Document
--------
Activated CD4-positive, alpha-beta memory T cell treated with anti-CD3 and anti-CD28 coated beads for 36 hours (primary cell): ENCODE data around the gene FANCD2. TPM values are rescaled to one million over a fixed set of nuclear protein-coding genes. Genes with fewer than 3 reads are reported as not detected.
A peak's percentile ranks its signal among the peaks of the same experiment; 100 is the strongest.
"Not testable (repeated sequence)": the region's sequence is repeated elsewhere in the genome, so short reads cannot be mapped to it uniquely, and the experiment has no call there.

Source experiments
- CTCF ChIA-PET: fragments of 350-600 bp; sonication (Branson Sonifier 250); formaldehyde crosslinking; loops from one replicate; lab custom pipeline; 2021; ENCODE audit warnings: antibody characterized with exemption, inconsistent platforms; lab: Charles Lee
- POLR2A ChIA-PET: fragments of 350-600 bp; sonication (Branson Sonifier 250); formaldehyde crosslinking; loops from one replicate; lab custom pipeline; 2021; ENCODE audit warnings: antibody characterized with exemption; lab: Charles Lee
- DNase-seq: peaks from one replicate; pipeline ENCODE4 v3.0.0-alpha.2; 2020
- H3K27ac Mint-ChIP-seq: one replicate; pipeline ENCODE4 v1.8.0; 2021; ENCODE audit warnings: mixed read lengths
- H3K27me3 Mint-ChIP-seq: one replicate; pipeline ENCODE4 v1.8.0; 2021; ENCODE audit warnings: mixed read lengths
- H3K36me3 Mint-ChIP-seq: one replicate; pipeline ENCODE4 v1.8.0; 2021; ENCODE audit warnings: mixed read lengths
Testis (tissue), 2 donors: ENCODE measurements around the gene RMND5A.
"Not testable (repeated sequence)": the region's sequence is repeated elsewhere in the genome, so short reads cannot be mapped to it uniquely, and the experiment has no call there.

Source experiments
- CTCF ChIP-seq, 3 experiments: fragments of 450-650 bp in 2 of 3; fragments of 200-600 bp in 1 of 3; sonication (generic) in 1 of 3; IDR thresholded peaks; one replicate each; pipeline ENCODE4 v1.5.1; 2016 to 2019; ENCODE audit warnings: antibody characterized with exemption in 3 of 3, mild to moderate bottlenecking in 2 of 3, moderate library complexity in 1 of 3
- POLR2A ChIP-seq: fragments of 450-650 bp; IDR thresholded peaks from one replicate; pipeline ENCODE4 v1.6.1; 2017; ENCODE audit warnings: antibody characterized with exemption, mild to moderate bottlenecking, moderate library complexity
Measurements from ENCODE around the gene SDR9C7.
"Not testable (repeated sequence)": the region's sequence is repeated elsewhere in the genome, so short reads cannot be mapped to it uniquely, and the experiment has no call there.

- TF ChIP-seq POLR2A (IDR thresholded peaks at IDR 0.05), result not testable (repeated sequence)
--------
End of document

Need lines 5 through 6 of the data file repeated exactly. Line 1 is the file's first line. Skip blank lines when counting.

- CTCF ChIA-PET: fragments of 350-600 bp; sonication (Branson Sonifier 250); formaldehyde crosslinking; loops from one replicate; lab custom pipeline; 2021; ENCODE audit warnings: antibody characterized with exemption, inconsistent platforms; lab: Charles Lee
- POLR2A ChIA-PET: fragments of 350-600 bp; sonication (Branson Sonifier 250); formaldehyde crosslinking; loops from one replicate; lab custom pipeline; 2021; ENCODE audit warnings: antibody characterized with exemption; lab: Charles Lee